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Shannon v. Minnesota Department of Corrections

United States District Court, D. Minnesota

June 4, 2019

James P. Shannon, Petitioner,
v.
Minnesota Department of Corrections, et al., Respondents.

          REPORT AND RECOMMENDATION

          Hon. Leo I. Brisbois United States Magistrate Judge

         This matter comes before the undersigned United States Magistrate Judge pursuant to a general referral in accordance with the provisions of 28 U.S.C. § 636 and Local Rule 72.1, as well as, upon Petitioner James P. Shannon's Amended Petition for writ of habeas corpus pursuant to 28 U.S.C. § 2254, [Docket No. 6], and Respondent's Motion to Dismiss. [Docket No. 14].

         I. Background

         On March 10, 1989, a jury convicted Petitioner of First Degree Criminal Sexual Conduct for the rape of an adult female, and he was sentence to a ninety (90) month term of imprisonment. (May 15, 2006, Finding of Fact, Conclusions of Law, and Order of Commitment [Docket No. 16], at 10]). On September 23, 1996, Petitioner plead guilty to the May 24, 1996, rape of an adult female while he was on supervised release from his previous conviction, and on December 5, 1996, Petitioner was sentenced to a 153-month term of imprisonment. (Id. at 12-13). On April 1, 1997, after the entry of a guilty plea in Federal Court for being in possession of a stolen firearm during the 1996 rape, Petitioner was sentenced to a term of imprisonment of 120-months. (Id. at 13).

         On September 19, 2005, before Petitioner was set to be paroled from state prison, a petition was filed seeking to commit Shannon as a “sexual psychopathic personality” and a “sexual dangerous person.” (Id. at 3). Shannon was subsequently released from state prison to the custody of the Federal Bureau of Prisons to serve the remaining two-months of his federal sentence before the beginning of his supervised release. (Id. at 4).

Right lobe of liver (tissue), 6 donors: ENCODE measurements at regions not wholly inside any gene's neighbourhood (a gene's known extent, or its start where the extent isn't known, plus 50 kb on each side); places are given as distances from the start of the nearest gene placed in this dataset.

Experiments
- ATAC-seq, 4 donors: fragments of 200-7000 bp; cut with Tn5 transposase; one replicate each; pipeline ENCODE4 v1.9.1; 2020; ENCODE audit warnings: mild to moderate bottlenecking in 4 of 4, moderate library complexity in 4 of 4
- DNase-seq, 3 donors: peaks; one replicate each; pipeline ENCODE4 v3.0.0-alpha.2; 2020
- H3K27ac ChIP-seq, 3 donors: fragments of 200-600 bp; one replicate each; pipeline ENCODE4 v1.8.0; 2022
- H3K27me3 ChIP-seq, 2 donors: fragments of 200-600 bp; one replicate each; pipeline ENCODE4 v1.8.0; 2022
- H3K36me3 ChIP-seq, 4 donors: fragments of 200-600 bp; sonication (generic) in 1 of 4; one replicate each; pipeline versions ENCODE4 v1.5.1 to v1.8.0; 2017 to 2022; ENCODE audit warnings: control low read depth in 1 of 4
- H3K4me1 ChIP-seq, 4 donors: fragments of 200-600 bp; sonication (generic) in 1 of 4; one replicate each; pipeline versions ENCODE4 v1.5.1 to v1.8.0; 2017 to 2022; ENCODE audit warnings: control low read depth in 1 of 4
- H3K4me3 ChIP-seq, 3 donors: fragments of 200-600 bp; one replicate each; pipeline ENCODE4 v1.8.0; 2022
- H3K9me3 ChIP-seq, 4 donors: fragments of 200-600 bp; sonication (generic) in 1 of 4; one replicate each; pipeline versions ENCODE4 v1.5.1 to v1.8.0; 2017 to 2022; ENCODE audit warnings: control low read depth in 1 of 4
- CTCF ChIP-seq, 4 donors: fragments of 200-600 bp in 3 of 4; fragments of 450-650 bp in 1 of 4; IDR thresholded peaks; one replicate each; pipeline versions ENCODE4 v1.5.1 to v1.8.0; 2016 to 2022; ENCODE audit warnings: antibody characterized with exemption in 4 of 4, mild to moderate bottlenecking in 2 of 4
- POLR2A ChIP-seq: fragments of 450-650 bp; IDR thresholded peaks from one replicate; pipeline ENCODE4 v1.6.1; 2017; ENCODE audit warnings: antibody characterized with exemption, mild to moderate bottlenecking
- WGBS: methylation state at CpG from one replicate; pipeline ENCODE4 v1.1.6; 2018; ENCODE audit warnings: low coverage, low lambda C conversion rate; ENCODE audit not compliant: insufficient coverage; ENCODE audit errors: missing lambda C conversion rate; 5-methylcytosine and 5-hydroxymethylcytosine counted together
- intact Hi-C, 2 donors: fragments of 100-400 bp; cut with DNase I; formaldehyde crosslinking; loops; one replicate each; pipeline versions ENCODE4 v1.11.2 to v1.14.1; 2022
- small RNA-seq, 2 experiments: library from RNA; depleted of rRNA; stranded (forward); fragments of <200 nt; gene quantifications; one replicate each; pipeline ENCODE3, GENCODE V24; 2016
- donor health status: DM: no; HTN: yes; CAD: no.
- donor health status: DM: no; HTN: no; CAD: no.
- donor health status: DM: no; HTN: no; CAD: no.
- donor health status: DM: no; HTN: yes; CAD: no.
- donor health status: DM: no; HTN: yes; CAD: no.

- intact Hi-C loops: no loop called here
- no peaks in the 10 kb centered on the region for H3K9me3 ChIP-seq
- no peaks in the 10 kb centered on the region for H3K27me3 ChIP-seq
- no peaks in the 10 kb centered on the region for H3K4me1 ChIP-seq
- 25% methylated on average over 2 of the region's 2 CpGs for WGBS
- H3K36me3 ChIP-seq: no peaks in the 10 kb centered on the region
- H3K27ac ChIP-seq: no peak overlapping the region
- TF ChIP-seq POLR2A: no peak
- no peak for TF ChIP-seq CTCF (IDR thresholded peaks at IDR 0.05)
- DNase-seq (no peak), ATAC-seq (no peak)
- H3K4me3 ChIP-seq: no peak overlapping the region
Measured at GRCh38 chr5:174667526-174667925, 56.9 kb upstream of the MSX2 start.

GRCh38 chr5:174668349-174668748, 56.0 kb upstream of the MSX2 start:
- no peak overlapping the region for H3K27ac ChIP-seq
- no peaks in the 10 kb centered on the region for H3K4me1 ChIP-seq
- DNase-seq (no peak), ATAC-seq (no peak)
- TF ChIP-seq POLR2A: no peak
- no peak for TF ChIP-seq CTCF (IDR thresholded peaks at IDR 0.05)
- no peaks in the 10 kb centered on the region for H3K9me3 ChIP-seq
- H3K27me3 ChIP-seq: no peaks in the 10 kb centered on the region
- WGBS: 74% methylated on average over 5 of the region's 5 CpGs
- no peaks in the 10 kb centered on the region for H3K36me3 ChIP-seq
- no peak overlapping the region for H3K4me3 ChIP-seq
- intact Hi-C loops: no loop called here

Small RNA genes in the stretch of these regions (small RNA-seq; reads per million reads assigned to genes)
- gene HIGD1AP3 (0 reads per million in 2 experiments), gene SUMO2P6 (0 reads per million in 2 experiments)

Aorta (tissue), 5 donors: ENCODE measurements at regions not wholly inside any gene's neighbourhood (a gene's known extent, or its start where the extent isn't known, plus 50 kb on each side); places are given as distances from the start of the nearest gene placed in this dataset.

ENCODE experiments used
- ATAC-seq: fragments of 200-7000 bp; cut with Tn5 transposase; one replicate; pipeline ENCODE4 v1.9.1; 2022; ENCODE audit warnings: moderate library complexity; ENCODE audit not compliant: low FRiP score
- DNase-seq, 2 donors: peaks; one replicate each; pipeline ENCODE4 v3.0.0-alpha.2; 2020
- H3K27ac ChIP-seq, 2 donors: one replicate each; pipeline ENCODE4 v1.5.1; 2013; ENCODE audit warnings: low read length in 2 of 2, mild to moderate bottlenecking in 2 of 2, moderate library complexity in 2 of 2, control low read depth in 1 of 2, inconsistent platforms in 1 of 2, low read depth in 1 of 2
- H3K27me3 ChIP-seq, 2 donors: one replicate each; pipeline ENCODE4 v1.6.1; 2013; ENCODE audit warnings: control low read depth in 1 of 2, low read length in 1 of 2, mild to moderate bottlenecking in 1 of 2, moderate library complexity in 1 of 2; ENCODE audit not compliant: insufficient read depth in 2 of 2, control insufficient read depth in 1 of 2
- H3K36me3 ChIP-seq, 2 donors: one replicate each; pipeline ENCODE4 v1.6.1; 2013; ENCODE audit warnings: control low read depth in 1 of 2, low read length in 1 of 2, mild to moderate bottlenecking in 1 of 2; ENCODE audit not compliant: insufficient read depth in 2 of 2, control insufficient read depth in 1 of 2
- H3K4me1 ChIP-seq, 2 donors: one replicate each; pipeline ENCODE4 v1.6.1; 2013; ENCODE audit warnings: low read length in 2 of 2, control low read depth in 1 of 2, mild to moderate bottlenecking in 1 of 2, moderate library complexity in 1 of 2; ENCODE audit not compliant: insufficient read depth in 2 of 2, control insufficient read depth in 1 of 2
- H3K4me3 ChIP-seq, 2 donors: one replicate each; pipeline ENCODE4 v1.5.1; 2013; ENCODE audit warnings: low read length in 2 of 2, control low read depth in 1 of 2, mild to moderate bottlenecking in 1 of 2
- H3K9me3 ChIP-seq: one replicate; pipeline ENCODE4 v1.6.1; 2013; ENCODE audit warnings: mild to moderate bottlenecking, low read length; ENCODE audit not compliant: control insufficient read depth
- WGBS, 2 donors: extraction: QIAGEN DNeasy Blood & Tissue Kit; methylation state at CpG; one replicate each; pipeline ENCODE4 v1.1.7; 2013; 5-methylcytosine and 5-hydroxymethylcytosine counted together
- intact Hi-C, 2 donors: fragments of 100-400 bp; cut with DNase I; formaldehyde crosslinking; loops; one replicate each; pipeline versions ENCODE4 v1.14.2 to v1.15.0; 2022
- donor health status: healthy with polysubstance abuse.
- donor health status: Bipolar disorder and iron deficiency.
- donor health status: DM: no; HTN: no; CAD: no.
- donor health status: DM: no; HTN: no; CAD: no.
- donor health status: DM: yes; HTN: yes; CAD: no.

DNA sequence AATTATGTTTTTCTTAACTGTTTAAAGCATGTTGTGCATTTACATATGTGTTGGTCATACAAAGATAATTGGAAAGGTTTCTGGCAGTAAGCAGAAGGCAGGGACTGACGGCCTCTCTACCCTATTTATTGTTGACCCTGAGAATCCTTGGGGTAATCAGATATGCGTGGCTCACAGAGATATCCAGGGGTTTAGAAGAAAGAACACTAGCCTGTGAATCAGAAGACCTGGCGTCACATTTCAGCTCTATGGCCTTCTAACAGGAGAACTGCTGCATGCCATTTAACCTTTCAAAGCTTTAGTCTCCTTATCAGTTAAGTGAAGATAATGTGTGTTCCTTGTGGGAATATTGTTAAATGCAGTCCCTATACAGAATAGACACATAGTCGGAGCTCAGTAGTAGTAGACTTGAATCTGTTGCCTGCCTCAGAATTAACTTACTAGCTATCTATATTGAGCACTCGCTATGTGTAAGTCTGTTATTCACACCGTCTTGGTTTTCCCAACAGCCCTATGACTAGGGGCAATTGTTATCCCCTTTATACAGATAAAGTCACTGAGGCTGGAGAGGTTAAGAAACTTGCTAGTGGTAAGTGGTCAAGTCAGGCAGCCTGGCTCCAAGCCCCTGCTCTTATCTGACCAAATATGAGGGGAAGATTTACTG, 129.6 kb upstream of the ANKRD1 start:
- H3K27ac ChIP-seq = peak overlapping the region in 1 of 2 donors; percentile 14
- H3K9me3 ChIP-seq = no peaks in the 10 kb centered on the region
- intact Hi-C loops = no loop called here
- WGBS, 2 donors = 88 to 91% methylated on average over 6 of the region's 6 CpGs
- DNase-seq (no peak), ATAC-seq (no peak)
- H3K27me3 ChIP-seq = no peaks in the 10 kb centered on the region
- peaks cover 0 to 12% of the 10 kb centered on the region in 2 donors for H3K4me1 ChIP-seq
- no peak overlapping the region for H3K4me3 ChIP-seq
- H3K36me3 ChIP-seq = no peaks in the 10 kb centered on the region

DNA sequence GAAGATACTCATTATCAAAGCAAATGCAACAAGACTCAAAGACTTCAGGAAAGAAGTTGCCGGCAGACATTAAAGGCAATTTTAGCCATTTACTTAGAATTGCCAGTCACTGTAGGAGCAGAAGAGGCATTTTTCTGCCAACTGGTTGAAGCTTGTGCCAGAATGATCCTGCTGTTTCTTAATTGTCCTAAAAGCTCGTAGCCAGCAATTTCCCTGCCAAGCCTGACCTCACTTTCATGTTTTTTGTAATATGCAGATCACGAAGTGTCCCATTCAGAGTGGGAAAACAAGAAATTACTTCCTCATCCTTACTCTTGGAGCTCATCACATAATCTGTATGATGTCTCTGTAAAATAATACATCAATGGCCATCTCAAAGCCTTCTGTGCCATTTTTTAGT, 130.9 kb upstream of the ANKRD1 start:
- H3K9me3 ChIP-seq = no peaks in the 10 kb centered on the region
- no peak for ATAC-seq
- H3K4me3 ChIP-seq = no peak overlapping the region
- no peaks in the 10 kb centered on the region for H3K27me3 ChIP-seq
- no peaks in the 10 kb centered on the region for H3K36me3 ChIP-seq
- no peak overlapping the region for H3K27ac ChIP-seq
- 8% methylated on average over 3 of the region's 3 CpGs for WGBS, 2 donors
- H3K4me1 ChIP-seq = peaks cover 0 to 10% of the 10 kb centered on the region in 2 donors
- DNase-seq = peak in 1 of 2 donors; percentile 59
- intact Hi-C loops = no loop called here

On December 16, 2005, Petitioner was ordered to be held at the Minnesota Sex Offender Program (hereinafter “MSOP”) facility at St. Peter, Minnesota pending the issuance of the state court “order committing or releasing Shannon after” his civil commitment hearing. (Id. at 4). However, on January 3, 2006, Petitioner was arrested at the MSOP for an incident occurring at the MSOP, and based on that incident, the Minnesota Department of Corrections instituted proceedings to revoke Petitioner's supervised release. (Id. at 4). On January 19, 2006, the Minnesota Department of Corrections revoked Petitioner's “supervise release and ordered that he be returned to prison.” (Id. at 4).

         On May 15, 2006, Petitioner was committed to the Minnesota Sex Offender Program as a Sexually Dangerous Person on an intermittent basis. (Id. at 38). The commitment order specifically noted that Shannon would remain in the custody of the Minnesota Department of Corrections until released by that agency and that the commitment would not become final until after a statutory review hearing which would not be held until after Shannon was released from prison to be returned to the MSOP.

         Shannon was released from custody of the Minnesota Department of Corrections and returned to the MSOP on July 9, 2008. (Order for Indeterminate Commitment as a Sexually Dangerous Person, [Docket No. 16], at 39). A hearing regarding Shannon's civil commitment was held on October 28, 2008, at which he appeared and testified. (Id. at 40).

         On November 18, 2008, the state court issued an order committing Shannon “to the Minnesota Sex Offender Program as a Sexually Dangerous Person for an indeterminate period of time.” (Id. at 45). Shannon appealed that November 18, 2008, civil commitment Order to the Minnesota Court of Appeals.